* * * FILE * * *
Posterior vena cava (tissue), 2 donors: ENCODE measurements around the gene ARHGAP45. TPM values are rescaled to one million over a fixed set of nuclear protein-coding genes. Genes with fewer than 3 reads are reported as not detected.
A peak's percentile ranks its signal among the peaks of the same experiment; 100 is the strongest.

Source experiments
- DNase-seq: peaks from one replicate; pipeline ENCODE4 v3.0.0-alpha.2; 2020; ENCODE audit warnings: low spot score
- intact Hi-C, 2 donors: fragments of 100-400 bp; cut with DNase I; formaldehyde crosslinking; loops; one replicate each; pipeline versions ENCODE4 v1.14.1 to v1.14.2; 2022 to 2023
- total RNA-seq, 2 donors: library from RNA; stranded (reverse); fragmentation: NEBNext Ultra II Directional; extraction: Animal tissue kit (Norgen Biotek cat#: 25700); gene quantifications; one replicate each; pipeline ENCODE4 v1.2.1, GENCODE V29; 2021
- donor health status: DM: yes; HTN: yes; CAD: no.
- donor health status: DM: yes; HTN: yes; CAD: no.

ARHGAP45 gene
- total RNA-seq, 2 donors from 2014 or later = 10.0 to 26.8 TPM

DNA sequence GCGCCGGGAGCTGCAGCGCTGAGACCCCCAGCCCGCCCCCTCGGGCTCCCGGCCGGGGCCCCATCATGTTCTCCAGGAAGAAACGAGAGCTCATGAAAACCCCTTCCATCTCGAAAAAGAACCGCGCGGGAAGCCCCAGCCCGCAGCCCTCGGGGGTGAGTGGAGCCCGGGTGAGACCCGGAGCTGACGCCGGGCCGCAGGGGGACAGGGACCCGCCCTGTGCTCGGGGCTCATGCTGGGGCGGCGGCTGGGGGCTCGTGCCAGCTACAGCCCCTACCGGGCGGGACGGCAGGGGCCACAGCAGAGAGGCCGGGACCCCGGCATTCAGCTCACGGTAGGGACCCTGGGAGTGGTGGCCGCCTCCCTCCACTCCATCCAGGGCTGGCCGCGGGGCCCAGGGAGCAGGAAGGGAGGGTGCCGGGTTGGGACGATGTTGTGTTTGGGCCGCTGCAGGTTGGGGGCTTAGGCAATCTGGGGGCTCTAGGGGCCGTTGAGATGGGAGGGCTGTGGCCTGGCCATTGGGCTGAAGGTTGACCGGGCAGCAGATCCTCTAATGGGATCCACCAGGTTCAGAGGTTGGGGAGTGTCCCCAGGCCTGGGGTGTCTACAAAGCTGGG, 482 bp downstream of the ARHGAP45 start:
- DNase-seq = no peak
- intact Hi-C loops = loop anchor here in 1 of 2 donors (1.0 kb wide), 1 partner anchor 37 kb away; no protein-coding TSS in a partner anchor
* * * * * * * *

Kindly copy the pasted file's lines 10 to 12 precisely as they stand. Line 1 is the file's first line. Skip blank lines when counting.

- total RNA-seq, 2 donors from 2014 or later = 10.0 to 26.8 TPM

DNA sequence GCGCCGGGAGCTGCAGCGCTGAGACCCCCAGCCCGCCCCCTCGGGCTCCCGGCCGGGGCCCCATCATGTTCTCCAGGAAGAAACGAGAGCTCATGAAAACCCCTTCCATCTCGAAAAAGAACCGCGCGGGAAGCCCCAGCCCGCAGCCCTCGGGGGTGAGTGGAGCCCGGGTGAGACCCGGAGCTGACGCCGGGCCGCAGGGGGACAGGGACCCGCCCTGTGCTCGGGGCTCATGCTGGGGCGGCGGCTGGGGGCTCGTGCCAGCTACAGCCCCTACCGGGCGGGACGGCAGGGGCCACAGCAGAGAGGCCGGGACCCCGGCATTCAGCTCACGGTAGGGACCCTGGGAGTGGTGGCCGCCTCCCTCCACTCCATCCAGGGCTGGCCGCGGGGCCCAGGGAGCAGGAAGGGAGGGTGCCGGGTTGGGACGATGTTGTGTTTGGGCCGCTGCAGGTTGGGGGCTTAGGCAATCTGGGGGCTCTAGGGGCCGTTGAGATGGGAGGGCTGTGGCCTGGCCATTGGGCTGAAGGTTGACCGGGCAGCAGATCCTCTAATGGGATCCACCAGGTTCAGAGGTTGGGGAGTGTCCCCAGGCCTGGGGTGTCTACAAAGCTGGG, 482 bp downstream of the ARHGAP45 start:
- DNase-seq = no peak